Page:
He said that there had been no signs of the institutional changes that had been promised.
Modi had promised sweeping economic reforms to bring the country's progress back on the track but according to some economists and business leaders, Modi's government hasn't done much but reverted to the script of the UPA government which he defeated in the April-May general election.
According to economists at HSBC, the Modi government has already made moves with "unaccustomed alacrity" on a number of issues like opening up the state railways to foreign investment and providing new guidelines for a more streamlined bureaucracy. "But the stuff that will lift economic growth over time ... requires deft and delicate handling," they said after taking note of the resistance which is coming from the states and also the government's problems in pushing legislation through the upper house of parliament because of numerical weakness.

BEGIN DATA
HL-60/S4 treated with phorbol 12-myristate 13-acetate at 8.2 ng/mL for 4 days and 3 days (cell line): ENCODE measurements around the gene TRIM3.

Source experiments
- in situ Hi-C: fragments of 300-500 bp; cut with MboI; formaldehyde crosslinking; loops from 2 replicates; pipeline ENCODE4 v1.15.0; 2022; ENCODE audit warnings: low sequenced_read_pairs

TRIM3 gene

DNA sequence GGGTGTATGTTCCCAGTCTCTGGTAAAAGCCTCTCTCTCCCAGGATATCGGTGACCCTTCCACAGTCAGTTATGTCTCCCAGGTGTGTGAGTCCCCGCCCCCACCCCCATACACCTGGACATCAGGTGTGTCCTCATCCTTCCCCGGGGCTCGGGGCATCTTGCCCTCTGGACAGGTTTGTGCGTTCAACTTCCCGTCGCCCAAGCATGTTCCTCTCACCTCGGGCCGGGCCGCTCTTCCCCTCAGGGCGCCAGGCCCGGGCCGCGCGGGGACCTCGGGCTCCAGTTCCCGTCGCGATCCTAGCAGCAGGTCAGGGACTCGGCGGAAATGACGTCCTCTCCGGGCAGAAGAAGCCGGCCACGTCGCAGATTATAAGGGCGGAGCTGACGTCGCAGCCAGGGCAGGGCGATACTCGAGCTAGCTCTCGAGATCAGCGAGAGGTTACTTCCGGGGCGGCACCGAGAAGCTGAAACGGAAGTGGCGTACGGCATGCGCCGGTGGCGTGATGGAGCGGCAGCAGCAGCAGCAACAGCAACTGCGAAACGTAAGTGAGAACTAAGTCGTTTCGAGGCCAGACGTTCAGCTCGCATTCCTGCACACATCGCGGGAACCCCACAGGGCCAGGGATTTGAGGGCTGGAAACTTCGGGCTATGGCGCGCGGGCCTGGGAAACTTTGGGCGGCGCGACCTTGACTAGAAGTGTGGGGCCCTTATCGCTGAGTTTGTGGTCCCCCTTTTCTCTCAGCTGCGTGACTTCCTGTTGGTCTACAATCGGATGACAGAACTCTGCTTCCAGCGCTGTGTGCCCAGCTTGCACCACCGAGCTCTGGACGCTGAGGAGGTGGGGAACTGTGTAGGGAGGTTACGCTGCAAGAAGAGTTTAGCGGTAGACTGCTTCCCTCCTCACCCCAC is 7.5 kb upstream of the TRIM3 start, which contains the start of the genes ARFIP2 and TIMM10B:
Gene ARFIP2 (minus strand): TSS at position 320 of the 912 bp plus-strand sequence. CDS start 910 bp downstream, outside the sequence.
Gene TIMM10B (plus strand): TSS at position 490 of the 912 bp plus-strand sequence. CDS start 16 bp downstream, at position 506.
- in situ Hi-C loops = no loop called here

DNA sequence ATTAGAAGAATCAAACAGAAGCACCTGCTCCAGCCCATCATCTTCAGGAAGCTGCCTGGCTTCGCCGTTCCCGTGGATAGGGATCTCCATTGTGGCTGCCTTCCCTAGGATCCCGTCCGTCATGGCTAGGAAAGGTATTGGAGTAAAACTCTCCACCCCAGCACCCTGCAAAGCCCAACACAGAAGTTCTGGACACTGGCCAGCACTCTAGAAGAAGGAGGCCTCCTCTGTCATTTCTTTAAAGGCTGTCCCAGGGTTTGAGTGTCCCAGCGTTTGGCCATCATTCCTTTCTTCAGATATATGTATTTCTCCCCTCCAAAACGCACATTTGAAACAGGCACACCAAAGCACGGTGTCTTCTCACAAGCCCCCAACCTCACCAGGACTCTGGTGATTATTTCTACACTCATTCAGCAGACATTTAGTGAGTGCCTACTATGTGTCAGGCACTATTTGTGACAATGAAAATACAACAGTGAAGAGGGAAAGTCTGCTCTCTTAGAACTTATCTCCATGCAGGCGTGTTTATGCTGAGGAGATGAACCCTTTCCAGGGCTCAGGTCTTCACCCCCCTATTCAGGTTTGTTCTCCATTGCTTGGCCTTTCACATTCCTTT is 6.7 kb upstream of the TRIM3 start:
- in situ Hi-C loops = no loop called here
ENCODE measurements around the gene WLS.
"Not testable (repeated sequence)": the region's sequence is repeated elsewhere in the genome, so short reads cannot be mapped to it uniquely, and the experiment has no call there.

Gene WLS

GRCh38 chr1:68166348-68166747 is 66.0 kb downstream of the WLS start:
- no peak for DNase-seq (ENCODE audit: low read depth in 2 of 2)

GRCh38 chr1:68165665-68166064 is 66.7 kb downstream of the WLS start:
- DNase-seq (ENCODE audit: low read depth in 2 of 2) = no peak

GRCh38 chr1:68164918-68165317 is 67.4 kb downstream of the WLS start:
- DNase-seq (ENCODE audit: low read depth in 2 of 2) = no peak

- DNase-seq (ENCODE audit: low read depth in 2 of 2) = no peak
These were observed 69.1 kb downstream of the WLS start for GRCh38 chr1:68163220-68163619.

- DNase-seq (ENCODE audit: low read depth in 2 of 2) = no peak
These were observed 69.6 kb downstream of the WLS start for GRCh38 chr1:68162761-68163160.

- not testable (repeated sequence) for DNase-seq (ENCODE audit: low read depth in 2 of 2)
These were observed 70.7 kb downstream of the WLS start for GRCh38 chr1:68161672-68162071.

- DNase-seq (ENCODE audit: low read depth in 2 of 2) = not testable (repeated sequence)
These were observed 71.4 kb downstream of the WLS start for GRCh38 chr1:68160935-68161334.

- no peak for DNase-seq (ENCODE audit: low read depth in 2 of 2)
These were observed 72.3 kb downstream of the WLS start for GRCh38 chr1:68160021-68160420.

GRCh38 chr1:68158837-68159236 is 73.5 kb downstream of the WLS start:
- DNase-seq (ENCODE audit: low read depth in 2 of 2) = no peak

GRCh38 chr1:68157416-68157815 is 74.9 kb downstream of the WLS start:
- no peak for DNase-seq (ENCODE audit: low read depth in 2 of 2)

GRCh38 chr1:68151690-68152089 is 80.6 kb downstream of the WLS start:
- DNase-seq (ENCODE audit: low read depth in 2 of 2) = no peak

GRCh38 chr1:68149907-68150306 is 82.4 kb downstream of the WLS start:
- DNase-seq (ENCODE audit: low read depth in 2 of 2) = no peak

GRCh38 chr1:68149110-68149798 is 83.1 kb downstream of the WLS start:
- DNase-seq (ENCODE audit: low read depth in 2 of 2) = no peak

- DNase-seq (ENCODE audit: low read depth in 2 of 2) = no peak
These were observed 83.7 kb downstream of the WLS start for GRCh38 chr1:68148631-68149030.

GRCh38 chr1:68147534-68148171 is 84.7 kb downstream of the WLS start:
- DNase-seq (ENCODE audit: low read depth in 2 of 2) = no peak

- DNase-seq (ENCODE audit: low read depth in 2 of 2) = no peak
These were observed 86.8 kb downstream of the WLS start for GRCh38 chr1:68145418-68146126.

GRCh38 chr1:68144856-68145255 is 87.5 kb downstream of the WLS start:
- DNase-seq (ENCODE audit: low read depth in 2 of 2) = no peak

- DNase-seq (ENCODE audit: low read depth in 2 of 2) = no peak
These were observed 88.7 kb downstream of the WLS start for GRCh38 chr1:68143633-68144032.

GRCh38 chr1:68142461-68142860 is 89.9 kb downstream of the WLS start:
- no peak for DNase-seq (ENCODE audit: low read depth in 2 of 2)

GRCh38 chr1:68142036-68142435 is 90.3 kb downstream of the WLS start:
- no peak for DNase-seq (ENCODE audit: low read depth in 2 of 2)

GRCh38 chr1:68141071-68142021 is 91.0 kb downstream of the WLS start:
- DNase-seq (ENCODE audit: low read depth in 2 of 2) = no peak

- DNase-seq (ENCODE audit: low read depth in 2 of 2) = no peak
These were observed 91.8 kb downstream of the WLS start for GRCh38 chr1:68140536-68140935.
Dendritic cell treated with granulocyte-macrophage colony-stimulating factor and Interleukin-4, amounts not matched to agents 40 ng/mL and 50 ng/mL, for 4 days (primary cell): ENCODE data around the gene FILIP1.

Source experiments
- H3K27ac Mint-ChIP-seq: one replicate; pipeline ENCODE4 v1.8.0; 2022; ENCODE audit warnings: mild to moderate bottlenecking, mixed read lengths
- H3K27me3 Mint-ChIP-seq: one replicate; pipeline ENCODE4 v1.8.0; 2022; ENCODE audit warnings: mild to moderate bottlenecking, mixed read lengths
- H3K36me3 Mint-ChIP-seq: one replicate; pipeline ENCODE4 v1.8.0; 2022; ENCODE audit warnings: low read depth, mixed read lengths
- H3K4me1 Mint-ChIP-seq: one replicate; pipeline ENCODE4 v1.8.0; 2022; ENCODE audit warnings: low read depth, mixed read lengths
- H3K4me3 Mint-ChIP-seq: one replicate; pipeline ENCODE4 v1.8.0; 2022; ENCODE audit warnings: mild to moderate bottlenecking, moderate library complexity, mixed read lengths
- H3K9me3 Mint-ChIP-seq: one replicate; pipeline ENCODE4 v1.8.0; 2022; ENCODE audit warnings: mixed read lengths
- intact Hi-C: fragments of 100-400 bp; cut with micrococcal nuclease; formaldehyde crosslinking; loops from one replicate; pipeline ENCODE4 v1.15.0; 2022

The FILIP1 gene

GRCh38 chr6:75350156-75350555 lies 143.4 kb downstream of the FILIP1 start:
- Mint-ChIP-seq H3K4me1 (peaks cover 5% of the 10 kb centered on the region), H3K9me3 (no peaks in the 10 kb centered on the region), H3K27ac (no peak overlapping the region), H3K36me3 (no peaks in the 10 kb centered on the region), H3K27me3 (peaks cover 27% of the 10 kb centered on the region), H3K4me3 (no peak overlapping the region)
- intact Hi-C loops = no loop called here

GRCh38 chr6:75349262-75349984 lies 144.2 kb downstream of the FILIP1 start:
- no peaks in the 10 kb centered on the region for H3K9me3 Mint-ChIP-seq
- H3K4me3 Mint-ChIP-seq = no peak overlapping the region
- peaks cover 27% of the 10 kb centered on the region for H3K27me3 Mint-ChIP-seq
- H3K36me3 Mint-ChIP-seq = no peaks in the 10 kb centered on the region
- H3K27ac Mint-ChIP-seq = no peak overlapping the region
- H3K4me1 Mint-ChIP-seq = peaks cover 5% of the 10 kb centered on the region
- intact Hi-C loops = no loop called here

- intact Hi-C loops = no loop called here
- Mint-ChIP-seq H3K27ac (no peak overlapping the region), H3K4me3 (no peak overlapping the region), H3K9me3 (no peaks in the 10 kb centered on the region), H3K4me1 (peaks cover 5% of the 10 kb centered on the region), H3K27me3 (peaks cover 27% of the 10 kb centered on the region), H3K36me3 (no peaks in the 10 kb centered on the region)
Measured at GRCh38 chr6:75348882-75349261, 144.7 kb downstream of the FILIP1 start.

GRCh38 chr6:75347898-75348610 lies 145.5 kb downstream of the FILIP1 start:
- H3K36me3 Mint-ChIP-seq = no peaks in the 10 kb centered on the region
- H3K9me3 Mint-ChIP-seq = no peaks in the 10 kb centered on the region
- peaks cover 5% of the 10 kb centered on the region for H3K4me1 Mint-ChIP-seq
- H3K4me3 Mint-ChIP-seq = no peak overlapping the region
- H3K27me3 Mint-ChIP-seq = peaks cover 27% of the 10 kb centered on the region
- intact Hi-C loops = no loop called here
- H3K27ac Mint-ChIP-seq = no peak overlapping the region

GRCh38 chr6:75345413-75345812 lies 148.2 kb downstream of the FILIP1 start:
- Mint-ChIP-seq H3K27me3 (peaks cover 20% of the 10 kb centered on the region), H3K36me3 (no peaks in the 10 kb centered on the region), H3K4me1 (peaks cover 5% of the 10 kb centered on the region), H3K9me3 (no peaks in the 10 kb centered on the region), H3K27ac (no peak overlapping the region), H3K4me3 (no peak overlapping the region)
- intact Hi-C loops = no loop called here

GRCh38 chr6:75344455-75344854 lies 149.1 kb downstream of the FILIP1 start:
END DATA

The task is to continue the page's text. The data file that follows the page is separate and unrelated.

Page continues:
The new govt should not imitate policies of the last one, said another economist
Modi and his campaign agents had lambasted the last Congress-led government for leading to a policy paralysis and preached the mantra of "minimum government and maximum governance" to free the key sectors of the economy from over-regulation.
Another economist Surjit Bhalla said Modi, with the massive mandate that he had in the election, should concentrate on formulating policy with conviction and not imitate tactics of a defunct government.
Another economist from Columbia University Jagdish Bhagwati, who had earlier lauded Modi's rise as a turning point for India, was yet to find a role in the new prime minister's team despite expecting a place in an external council to advise him. According to the Reuters report, Bhagwati declined to speak on the government's performance since May 26 when it took over but had expressed mixed reactions on the Modi's first three months in an email.
American real estate mogul Donald Trump, however, felt that India has become a better place after the general polls.